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J Mol Biol. 2006 Jan 13;355(2):262-73. Epub 2005 Nov 8.

Structure of the Escherichia coli quorum sensing protein SdiA: activation of the folding switch by acyl homoserine lactones.

Author information

1
Department of Molecular Biology and the Skaggs Institute for Chemical Biology, The Scripps Research Institute, 10550 North Torrey Pines Road, La Jolla, CA 92037, USA.

Abstract

The three-dimensional structure of a complex between the N-terminal domain of the quorum sensing protein SdiA of Escherichia coli and a candidate autoinducer N-octanoyl-L-homoserine lactone (C8-HSL) has been calculated in solution from NMR data. The SdiA-HSL system shows the "folding switch" behavior that has been seen for quorum-sensing factors produced by other bacterial species. In the presence of C8-HSL, a significant proportion of the SdiA protein is produced in a folded, soluble form in an E.coli expression system, whereas in the absence of acyl homoserine lactones, the protein is expressed into insoluble inclusion bodies. In the three-dimensional structure, the autoinducer molecule is sequestered in a deep pocket in the hydrophobic core, forming an integral part of the core packing of the folded SdiA. The NMR spectra of the complex show that the bound C8-HSL is conformationally heterogeneous, either due to motion within the pocket or to heterogeneity of the bound structure. The C8-HSL conformation is defined by NOEs to the protein only at the terminal methyl group of the octanoyl chain. Unlike other well-studied bacterial quorum sensing systems such as LuxR of Vibrio fischeri and TraR of Agrobacterium tumefaciens, there is no endogenous autoinducer for SdiA in E.coli: the E.coli genome does not contain a gene analogous to the LuxI and TraI autoinducer synthetases. We show that two other homoserine lactone derivatives are also capable of acting as a folding-switch autoinducers for SdiA. The observed structural heterogeneity of the bound C8-HSL in the complex, together with the variety of autoinducer-type molecules that can apparently act as folding switches in this system, are consistent with the postulated biological function of the SdiA protein as a detector of the presence of other species of bacteria.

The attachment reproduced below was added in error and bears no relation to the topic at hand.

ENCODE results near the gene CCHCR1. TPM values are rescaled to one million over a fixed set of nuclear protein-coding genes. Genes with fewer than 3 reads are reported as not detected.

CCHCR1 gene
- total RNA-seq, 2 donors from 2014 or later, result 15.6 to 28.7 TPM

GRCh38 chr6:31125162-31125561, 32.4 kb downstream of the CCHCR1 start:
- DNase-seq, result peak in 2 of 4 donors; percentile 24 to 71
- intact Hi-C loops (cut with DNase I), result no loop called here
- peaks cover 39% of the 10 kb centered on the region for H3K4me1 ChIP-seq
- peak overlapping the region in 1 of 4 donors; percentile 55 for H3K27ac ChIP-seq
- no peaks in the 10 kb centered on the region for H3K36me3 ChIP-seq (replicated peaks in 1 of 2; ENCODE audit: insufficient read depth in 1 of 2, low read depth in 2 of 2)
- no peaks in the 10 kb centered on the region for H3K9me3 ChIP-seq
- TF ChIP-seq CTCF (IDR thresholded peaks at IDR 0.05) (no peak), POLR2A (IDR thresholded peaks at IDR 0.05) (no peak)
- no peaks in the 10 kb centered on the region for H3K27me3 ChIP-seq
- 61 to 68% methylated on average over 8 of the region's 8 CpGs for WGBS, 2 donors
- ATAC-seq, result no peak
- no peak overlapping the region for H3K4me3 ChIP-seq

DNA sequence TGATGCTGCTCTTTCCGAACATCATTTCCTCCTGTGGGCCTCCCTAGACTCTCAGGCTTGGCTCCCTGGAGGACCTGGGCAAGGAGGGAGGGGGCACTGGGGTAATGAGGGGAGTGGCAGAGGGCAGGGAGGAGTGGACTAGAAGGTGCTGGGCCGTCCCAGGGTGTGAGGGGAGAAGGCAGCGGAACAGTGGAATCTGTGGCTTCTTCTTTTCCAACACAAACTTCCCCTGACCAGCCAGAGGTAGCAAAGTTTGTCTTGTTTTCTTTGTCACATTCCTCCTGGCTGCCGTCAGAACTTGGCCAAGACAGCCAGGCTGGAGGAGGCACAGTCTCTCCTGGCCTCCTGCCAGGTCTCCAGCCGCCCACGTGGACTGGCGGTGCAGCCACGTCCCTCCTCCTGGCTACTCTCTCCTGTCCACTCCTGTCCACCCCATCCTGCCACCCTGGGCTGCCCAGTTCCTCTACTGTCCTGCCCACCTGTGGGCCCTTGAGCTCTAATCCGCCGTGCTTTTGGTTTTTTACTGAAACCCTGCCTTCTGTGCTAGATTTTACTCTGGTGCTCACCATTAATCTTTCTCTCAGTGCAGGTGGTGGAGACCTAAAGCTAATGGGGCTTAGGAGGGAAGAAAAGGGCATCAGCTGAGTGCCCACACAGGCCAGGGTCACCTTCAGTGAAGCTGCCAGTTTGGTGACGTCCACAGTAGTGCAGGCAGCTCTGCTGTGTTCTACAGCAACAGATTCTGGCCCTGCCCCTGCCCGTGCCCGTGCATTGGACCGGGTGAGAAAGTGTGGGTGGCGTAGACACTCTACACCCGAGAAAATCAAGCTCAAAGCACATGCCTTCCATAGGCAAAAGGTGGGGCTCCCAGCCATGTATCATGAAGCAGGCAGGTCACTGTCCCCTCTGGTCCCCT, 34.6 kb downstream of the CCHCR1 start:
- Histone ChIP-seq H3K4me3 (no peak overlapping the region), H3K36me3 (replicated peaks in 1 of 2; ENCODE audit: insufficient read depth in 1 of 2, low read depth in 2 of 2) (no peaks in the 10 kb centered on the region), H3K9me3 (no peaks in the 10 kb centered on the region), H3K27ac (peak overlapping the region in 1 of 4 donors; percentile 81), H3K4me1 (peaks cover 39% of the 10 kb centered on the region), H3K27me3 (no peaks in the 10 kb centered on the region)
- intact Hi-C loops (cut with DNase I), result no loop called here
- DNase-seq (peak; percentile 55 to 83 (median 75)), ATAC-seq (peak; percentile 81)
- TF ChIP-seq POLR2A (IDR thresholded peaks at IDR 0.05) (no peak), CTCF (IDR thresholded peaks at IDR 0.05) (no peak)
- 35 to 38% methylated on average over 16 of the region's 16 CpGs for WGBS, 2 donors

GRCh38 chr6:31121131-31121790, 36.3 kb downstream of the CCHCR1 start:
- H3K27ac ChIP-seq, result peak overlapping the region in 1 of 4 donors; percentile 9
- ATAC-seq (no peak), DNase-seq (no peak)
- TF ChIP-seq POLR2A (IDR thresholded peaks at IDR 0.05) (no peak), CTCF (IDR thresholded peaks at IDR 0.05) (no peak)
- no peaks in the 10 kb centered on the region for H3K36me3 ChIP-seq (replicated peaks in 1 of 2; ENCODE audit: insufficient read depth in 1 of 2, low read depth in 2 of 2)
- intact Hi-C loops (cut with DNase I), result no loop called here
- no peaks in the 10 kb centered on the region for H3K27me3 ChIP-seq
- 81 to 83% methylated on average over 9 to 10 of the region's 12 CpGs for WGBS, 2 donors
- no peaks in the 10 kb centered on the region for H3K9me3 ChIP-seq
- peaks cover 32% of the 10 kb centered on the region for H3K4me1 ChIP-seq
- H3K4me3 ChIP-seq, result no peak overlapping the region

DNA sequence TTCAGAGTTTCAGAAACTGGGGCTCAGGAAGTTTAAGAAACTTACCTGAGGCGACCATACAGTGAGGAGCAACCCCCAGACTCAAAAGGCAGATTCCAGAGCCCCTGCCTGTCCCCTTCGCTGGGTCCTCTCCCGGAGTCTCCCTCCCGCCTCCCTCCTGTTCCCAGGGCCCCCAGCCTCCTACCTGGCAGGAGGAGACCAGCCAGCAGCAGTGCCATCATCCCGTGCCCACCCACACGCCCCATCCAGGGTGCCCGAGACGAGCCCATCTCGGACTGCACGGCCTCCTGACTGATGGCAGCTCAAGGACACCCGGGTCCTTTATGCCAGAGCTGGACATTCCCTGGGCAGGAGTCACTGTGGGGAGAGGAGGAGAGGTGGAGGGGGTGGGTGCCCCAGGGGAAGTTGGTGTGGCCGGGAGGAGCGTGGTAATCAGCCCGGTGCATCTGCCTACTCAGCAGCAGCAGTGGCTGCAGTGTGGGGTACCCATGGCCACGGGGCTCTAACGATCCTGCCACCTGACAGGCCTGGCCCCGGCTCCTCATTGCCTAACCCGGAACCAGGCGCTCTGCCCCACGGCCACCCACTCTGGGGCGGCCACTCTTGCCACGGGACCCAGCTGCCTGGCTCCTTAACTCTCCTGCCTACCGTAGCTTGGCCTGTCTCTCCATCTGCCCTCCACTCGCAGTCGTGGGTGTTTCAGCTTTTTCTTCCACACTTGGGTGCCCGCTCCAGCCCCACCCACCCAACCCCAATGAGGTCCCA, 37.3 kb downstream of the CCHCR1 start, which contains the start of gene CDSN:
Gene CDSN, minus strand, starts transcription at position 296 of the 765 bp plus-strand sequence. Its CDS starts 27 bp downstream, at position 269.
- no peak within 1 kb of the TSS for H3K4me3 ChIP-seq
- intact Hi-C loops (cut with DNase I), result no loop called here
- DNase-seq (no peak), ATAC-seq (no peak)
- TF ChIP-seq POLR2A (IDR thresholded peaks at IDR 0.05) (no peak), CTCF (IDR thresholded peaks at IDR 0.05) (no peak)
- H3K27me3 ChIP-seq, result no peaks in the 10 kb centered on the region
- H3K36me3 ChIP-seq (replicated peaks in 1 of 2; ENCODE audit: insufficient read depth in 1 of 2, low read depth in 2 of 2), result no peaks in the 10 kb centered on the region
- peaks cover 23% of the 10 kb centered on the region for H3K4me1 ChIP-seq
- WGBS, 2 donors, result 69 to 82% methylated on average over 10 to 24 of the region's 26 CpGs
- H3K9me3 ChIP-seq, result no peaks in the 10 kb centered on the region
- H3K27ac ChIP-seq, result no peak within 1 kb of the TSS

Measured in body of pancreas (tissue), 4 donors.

PMID:
16307757
DOI:
10.1016/j.jmb.2005.10.041
[Indexed for MEDLINE]

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